Originally Posted by lrsudog
Landlords can generally specify the length of time a guest of a tenant can stay without being considered an occupant, at least in California.
It should say in the rental agreement.

For example if it says in writing "no overnight guests" then you are screwed.
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Old Jan 05, 2008, 08:57 PM
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I specialized in leasing for several years. HF is 100% correct.

The intent of the parties was clearly for one person per room, and that each of those persons would be a party to the lease/rental agreement. The real issue is the other tenants are annoyed with your staying over. As they pay rent , and you do not, they have a right to be annoyed.

Technically your behavior easily meets the definition of interfering with their "quiet enjoyment" of the premises. That gives you the legal status of "nuisance", congratulations. Especially since this is gone on "for weeks". Frankly your assertion that they are in the wrong is outrageous. Your behavior is outrageous.

The other renters have cause for action against your gf for permitting disruption of their quiet enjoyment of the property. They could also sue the lessor demanding your eviction.

I agree your gf should move out. Clearly she cannot comprehend her rights, the rights of others, and the obligations of the parties.
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Last edited by 4 Scale; Jan 05, 2008 at 09:03 PM.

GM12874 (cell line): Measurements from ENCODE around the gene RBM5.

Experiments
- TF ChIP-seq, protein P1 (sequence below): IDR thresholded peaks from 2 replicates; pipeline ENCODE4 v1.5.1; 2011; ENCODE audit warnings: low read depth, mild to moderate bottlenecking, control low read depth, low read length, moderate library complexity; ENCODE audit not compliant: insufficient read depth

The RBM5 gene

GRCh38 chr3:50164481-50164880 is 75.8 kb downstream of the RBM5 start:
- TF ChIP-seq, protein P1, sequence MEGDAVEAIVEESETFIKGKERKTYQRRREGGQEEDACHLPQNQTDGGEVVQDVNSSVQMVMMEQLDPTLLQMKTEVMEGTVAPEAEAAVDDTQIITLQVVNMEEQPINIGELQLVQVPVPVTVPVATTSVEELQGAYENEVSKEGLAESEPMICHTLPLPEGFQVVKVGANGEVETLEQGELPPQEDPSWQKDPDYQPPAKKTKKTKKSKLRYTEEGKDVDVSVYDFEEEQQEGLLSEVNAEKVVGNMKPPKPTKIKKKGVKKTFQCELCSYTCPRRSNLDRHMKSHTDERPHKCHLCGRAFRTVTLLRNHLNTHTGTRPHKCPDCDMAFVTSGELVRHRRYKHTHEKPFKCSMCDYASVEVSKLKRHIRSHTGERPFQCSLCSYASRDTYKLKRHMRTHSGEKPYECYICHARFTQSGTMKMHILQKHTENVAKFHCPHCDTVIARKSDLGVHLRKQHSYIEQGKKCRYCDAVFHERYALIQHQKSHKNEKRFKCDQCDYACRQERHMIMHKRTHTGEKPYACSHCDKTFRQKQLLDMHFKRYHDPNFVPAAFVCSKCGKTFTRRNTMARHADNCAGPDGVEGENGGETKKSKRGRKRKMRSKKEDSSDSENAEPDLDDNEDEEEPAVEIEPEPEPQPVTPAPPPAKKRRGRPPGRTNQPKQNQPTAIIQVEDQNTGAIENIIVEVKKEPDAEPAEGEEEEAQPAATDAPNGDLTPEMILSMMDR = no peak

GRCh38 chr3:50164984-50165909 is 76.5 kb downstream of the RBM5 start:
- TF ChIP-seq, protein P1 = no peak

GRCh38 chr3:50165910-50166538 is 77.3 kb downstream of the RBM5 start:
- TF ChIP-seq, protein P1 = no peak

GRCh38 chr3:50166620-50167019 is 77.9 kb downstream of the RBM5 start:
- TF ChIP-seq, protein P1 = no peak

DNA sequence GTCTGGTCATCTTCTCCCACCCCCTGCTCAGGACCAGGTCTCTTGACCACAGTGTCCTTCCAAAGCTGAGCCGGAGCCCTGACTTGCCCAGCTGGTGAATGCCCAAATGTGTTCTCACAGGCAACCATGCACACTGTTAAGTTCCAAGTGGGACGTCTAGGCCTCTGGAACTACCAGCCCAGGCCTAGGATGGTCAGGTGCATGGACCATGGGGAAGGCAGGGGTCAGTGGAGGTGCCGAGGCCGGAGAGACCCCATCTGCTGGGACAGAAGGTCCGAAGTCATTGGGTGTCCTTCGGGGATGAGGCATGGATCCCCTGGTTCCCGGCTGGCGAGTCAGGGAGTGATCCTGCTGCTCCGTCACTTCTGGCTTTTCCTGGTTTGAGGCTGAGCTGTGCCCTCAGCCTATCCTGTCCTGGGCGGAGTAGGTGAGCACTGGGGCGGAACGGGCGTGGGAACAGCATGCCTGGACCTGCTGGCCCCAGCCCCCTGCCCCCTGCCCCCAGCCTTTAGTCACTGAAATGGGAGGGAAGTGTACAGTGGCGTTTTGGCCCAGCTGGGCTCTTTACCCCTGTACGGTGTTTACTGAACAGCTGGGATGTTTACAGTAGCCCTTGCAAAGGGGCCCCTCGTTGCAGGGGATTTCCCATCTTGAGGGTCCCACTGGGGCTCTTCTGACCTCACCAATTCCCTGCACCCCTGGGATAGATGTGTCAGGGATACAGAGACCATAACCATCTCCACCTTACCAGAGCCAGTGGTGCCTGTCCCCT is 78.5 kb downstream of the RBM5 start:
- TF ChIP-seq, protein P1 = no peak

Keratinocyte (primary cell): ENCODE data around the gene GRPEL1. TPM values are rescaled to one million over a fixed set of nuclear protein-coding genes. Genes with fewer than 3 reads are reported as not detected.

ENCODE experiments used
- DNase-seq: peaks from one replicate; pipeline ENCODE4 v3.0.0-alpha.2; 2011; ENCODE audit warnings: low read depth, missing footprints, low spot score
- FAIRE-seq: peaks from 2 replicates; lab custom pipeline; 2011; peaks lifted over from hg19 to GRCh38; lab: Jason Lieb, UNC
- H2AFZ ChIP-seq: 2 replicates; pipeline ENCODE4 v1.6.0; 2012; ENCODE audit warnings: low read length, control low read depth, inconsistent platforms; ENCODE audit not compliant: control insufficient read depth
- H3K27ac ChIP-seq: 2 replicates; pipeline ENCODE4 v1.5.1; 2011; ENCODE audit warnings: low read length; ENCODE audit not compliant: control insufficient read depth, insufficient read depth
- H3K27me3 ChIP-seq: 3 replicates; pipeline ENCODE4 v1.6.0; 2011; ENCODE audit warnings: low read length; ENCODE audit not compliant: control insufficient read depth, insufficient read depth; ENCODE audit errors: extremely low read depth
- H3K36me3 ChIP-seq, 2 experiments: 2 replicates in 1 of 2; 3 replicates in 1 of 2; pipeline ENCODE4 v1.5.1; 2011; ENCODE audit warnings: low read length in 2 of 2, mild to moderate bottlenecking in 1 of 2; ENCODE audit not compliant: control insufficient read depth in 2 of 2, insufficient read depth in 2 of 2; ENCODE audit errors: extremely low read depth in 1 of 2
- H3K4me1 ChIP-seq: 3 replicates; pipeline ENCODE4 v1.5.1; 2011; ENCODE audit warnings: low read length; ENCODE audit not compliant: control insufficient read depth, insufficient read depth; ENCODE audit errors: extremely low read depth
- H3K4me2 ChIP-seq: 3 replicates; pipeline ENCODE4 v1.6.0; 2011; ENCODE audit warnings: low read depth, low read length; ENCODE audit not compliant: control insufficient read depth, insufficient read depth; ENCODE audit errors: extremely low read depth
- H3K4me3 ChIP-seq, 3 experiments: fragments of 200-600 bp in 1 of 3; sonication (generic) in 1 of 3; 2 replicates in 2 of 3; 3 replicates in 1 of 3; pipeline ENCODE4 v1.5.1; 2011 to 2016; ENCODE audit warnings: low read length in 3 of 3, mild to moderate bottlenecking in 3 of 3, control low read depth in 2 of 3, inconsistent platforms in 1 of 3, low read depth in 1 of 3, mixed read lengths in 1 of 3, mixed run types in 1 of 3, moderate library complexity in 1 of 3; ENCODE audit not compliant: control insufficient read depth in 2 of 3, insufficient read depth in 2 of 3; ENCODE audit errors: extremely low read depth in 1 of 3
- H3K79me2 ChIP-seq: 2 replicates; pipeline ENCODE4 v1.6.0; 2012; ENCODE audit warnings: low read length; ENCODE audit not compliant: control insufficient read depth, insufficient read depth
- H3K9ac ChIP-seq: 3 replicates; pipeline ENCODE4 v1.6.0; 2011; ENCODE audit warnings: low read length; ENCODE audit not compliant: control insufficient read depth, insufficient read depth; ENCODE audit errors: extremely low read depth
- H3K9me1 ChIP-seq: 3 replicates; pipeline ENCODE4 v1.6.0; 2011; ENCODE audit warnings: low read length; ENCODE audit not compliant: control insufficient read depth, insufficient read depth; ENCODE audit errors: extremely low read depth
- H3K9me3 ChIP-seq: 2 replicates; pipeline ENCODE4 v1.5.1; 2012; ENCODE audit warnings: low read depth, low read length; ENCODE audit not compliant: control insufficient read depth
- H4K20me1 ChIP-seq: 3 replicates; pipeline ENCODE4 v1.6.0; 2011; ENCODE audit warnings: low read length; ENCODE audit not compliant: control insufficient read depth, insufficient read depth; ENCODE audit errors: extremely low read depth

Old Jan 05, 2008, 10:29 PM
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United States, AR, McDougal
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Just have her move in with you, and pay you er-rent,




Tom
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Old Jan 06, 2008, 01:29 AM
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Do you live at home Kurpal?
Seems you two would benefit from having a place of your own.

I never liked it much when I roomed with friends if they had their mates over every night.

Why not offer to spit the rent 6 ways so everyone benefits?
Or would they not agree to that?
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Old Jan 06, 2008, 01:45 AM
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Quote:
Originally Posted by Greg Smith
I specialized in leasing for several years. HF is 100% correct.